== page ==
Wild general manager Bill Guerin initially planned to bring back both Fleury and Cam Talbot, who made the All-Star team and went 13-0-3 in his last 16 regular season starts before being benched in favor of Fleury for the first-round playoff series against St. Louis. The Wild lost in six games, after Talbot got the cold start in the elimination game and gave up four goals on 26 shots.

Guerin changed his mind, though, after signing Fleury to a two-year, $7 million contract. Realizing Talbot’s frustration from the lack of postseason action, he didn’t want to risk any tension or discontent. Talbot was traded to Ottawa for Filip Gustavsson, who will be the No. 2 goalie while top prospect Jesper Wallstedt gets more development in the AHL.

Gustavsson has only 23 career regular-season starts, nearly 200 fewer than Talbot, so it’s a good bet that Fleury will get the majority of the games.

“I was ready to share the load with him, but things didn’t work out and happy to be having the chance to play maybe a bit more. It’s fun to play. It’s more fun than sitting on the bench,” said Fleury, who went 28-23-5 in 56 combined starts for Chicago and Minnesota last season with a 2.90 goals against average and a .908 save percentage.

The Wild reconvened for training camp last week, beginning their quest to recapture the mojo they enjoyed last season while setting franchise records for points (113), wins (53) and goals (305). The only team that finished ahead of them in the Western Conference was Colorado, which went on to win the Stanley Cup, but they never met the Avs in the playoffs because the Blues got to them first.

There’s a strong chemistry in place, at least, to build upon.

“We still have a lot of guys here who were here last year. We’re just trying to make it even better, just trying to listen to everybody,” center Joel Eriksson Ek said. “We want to set a standard and a way for how hard this team’s going to work.”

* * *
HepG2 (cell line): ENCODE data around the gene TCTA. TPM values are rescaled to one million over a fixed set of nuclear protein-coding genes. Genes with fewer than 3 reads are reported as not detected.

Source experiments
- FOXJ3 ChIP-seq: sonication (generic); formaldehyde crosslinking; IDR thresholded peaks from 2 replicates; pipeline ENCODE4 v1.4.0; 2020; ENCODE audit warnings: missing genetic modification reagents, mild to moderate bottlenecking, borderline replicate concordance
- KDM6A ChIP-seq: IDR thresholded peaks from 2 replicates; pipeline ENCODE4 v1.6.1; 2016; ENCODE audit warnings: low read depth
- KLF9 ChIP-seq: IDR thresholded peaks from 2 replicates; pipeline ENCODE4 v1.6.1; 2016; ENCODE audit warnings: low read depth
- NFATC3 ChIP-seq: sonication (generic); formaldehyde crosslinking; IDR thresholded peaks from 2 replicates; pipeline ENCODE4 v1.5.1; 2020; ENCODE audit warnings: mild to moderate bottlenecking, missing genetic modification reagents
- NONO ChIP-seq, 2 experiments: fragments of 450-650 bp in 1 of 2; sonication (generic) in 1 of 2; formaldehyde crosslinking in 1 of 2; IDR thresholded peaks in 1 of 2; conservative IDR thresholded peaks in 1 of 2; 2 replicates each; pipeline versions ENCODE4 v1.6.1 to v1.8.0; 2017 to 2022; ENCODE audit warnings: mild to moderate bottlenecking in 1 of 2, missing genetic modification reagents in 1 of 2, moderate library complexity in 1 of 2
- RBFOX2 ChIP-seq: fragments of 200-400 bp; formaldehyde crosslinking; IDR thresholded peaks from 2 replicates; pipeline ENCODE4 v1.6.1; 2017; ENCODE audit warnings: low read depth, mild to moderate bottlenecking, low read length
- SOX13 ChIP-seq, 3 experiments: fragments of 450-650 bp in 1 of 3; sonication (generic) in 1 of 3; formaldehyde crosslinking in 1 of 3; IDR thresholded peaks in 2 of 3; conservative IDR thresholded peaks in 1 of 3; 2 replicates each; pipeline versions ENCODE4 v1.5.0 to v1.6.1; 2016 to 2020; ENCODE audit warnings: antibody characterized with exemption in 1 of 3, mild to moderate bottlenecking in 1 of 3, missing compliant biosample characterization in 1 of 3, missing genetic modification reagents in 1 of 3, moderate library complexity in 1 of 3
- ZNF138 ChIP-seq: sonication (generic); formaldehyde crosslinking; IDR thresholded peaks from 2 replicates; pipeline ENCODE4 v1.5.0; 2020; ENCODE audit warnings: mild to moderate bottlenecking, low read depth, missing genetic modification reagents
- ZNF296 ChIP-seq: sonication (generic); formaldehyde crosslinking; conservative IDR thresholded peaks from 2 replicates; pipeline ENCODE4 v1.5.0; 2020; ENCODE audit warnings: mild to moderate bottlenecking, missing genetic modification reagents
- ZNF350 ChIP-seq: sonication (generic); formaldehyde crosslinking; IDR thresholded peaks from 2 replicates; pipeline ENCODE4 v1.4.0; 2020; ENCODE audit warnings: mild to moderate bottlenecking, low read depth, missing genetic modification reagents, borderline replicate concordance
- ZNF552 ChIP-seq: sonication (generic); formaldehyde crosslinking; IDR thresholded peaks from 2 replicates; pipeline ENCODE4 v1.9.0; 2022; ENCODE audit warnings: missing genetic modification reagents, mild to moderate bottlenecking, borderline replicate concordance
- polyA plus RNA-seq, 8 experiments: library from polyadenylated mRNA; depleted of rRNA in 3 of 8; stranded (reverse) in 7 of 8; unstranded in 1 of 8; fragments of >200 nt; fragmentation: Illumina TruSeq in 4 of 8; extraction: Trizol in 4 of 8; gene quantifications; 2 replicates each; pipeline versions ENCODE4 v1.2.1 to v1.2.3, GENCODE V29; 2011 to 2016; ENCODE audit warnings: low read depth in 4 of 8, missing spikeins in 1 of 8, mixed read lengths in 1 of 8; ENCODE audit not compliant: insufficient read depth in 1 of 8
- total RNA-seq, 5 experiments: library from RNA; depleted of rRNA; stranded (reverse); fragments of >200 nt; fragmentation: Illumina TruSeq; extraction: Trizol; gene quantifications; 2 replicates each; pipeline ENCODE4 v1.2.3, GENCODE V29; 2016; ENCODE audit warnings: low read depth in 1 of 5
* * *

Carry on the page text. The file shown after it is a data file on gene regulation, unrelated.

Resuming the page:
The Wild start the regular season by hosting the New York Rangers on Oct. 13.

COMINGS AND GOINGS

The most significant roster move of the summer amongst the skaters was the inevitable salary-cap-driven trade of second-leading scorer Kevin Fiala to Los Angeles. Fiala had a career-high 33 goals and 52 assists last season. Guerin otherwise dabbled mostly in two-way contracts in free agency for depth. Former Anaheim center Sam Steel signed with Minnesota last month, one day after defenseman Dimitry Kulikov was dealt to the Ducks.

MORE POWER

The Wild were done in during the playoffs by abysmal special teams. They went just 4 for 24 on the power play against the Blues, and head coach Dean Evason had the team working on that on the first day on the ice. The penalty kill that lagged last season was a focus of the second practice.

“It has to get better, no question,” Evason said.

BLUE LINE SHUFFLE

Captain Jared Spurgeon has been placed with Jonas Brodin on the first pair on defense, and Jake Middleton has joined Matt Dumba on the second unit. Dumba and Brodin are close friends who’ve been paired together for several seasons.

“Dumbs is a shooter too,” said Middleton, who re-signed for three years and $7.35 million. “It’s pretty exciting. I can get some cookies passing him the puck. That’d be a big plus. I think it’ll work well. He loves hitting guys too. He plays a gritty game as well so I think we’ll be a good combo.”

UP FRONT

With Jordan Greenway recovering from offseason surgeries, Tyson Jost will get the first chance to skate with Eriksson Ek and Marcus Foligno. The departure of Fiala has opened at least one spot for a rookie to make the team, with 2020 first-round draft pick Marco Rossi in line for it.

ON THE SLATE

This is the first time in eight years the Wild will play their regular-season opener at home. After three more games at Xcel Energy Center, they don’t hit the road until a five-game trip that starts Oct. 22 at Boston. The Wild have a season-long nine-game homestand from Feb. 9-21.